China, often referred to as the Middle Kingdom, has been the epicenter of profound culture, ancient history, and technological advancement for millennia. A country where the past and present seamlessly intertwine, China offers travelers an unparalleled journey through time and landscapes. Whether you’re marveling at the architectural feats of ancient dynasties, tasting the intricate flavors of regional dishes, or traversing its diverse terrains, China promises a unique experience at every corner.
Top Travel Destinations in China
Beijing – The Imperial Capital
The vibrant city of Beijing is a treasure trove of history and culture. Stroll through the Forbidden City’s vast courtyards, climb the ancient steps of the Great Wall, and witness the serenity of the Temple of Heaven. With its mix of architectural marvels and bustling hutongs, Beijing is a testament to China’s illustrious past.
Shanghai – The Cosmopolitan Jewel
As you gaze upon Shanghai’s glittering skyline, it’s easy to see why this metropolis is often dubbed the “Paris of the East”. The historic Bund offers a window into its colonial past, while across the river, the futuristic skyline of Pudong rises. Between its heritage shikumen houses and ultra-modern shopping malls, Shanghai embodies China’s rapid transformation.
Xi’an – Where Dynasties Dawned
Before Beijing took center stage, Xi’an, or ancient Chang’an, played host to emperors and poets. The silent Terracotta Army stands guard, capturing the grandeur of the Qin dynasty. Explore the city walls, savor mouthwatering Shaanxi delicacies, and dive deep into China’s ancient heart.
Chengdu – A Culinary and Cultural Haven
Beyond the spicy allure of Sichuan cuisine, Chengdu offers a pace of life that resonates with both its ancient teahouses and modern cafes. The city’s affinity for leisure is best seen in its parks, where locals play mahjong or enjoy traditional tea. And, of course, the chance to see the enchanting giant pandas up close is an experience like no other.
Guilin – Nature’s Masterpiece
Dotted with surreal limestone peaks and winding rivers, Guilin’s landscape is a dreamlike panorama. Whether you’re taking a river cruise on the Li, exploring the Reed Flute Cave, or simply gazing upon the scenic beauty from Elephant Trunk Hill, the natural wonders of Guilin never cease to amaze.
Essential Travel Tips for China
Visa and Documentation
Before setting off on your Chinese adventure, ensure you have the necessary visas and travel documentation. Most travelers require a visa to enter China, and the process might require an invitation letter or a detailed itinerary. It’s advised to apply at least a month in advance.
Local Etiquette and Customs
Chinese culture values respect and courtesy. When greeting, a nod or a bow is common. Avoid public displays of affection, and be respectful when visiting religious or cultural sites. Always ask permission before taking photos of locals, especially in remote areas.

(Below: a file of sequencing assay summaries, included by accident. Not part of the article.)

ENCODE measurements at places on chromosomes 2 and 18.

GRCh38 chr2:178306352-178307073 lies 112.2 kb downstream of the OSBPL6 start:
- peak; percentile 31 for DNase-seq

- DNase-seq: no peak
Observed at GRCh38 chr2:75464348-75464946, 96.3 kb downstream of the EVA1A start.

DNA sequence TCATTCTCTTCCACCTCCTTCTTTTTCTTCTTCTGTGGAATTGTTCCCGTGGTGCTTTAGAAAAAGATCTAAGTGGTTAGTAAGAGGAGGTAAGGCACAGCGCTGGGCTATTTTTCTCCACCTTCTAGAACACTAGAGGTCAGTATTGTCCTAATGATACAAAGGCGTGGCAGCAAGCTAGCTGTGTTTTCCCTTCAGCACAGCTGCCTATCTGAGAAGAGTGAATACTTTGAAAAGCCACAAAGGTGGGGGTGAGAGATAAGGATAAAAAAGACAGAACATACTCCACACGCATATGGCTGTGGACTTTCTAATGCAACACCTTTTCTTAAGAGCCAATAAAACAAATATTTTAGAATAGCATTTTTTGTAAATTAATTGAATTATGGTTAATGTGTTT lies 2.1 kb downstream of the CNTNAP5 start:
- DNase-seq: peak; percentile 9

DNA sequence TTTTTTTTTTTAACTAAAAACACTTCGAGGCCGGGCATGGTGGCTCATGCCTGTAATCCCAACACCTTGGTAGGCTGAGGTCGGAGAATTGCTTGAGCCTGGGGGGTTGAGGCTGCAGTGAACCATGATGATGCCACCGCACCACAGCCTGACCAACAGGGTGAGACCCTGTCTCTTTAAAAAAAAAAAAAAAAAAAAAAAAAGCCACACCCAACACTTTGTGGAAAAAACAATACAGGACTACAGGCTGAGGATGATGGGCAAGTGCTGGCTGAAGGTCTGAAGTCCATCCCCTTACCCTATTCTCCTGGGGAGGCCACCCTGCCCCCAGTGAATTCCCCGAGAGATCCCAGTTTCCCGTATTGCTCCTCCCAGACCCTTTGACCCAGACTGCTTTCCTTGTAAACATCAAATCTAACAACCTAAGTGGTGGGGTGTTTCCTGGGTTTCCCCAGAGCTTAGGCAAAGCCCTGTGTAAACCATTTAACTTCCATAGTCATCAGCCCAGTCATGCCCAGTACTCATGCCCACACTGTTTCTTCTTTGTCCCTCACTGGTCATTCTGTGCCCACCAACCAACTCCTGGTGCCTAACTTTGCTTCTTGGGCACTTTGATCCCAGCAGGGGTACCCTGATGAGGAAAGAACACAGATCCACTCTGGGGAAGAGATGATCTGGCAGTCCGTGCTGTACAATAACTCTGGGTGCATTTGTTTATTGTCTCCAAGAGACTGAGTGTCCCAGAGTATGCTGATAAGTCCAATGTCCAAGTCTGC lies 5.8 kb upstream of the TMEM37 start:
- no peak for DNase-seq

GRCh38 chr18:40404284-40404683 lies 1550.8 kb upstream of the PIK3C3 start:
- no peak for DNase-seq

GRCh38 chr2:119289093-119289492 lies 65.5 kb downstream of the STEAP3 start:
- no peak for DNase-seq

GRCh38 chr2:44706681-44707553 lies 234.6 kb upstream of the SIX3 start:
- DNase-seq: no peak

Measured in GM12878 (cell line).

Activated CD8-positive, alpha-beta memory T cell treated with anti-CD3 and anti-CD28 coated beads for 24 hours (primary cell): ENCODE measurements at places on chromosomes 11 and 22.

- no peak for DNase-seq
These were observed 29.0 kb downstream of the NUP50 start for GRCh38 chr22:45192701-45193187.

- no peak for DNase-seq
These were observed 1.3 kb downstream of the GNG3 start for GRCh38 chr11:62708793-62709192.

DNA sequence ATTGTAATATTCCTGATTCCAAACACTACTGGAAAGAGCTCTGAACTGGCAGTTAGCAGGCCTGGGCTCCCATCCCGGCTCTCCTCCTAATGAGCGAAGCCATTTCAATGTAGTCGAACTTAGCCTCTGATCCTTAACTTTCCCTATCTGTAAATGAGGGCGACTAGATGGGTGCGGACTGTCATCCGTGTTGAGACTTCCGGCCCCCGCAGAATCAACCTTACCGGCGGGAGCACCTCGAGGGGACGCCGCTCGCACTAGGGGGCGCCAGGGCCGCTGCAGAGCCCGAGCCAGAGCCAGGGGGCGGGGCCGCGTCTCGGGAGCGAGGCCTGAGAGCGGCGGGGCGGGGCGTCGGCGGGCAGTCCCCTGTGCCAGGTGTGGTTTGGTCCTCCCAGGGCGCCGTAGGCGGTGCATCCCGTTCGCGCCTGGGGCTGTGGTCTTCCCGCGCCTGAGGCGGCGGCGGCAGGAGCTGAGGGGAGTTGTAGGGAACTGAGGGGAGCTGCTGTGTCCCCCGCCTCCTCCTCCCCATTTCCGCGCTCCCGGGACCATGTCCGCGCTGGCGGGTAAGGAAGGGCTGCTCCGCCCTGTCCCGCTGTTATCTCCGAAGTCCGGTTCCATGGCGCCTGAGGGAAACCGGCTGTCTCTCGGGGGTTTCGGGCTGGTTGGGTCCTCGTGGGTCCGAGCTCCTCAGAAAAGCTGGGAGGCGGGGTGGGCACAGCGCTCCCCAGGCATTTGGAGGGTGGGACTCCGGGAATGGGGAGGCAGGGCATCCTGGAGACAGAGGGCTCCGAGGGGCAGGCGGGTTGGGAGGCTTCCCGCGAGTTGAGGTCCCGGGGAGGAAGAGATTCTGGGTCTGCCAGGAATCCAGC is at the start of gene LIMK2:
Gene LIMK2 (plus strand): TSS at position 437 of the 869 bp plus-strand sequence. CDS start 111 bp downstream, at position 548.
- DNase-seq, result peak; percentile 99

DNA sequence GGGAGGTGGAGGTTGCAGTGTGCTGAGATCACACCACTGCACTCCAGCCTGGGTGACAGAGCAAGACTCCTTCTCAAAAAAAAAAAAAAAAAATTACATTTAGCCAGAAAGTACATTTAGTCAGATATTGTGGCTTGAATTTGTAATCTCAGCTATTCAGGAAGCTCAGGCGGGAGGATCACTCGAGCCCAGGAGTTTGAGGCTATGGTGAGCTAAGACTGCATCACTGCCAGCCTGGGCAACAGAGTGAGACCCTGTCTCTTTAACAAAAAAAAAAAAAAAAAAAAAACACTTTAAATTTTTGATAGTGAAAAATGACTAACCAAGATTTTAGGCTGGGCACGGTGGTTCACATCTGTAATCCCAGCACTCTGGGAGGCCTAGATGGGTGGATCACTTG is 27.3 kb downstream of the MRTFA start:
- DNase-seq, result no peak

Mandarin is the official language. While English is spoken in major cities and tourist areas, it’s less common in rural regions. It’s beneficial to learn basic phrases or have a translation app handy. Also, having your destination’s name written in Chinese can be invaluable when traveling.
Currency & Payment Methods
The official currency is the Renminbi (RMB or CNY). While credit cards are accepted in urban areas, cash is king, especially in smaller towns and markets. ATM machines are widely available, but it’s a good idea to notify your bank of your travel plans to avoid transaction issues.
Renminbi current exchange rates
- 100 CNY = $14.14 or $1 = 7.07 Renminbi
- 100 CNY = €13.00 or €1 = 7.69 Renminbi
- 100 CNY = 11.13 British Pounds
- 100 CNY = 21.19 Australian Dollar
- 100 CNY = 19.08 Canadian Dollar
- 100 CNY = 146.68 Swedish Krona
- 100 CNY = 56.18 Polish Zloty
- 100 CNY = 315.34 Czech Koruna
- 100 CNY = 18,317.44 South Korean Won
- 100 CNY = 2,076.53 Japanese Yen
Connectivity & SIM Cards
Internet access is widespread, but several international websites and apps are blocked. Consider getting a Virtual Private Network (VPN) if you plan to access sites like Google, Facebook, or Instagram. Local SIM cards are readily available and offer good coverage, especially in urban areas.
Health and Safety
Drink bottled water and avoid ice in drinks. Street food is delicious, but always ensure it’s freshly cooked and served hot. While China is generally safe, always be aware of your surroundings, especially in crowded areas.
China boasts an extensive and efficient transportation network. High-speed trains connect major cities, and metro systems in urban centers are both affordable and user-friendly. Taxis are plentiful, but ensure they use the meter. When in doubt, ride-hailing apps like DiDi can be invaluable.
Adapting to Local Time
China spans five geographical time zones but officially uses only one: Beijing Time. Ensure you adjust your schedule accordingly, especially if you’re traveling across large distances within the country.
Weather and Packing
China’s vast size means it has a diverse climate. Pack according to the season and the regions you’re visiting. Northern areas like Beijing can be bitterly cold in winter but hot in summer, while southern regions like Guangzhou are milder in winter and very humid in summer.
Chinese Cuisine – A Gastronomic Adventure
The Diversity of Flavors
Chinese cuisine is as vast and varied as its landscape. Each of the country’s regions boasts its own distinct flavors, techniques, and specialties. From the fiery heat of Sichuan to the delicate dim sum of Guangdong, every province offers a unique culinary journey.
Four Major Cuisines
While there are numerous regional cuisines in China, four stand out for their historical significance and influence:
- Sichuan: Known for its bold flavors and use of chilies and Sichuan peppercorns, dishes like Kung Pao Chicken and Mapo Tofu are global favorites.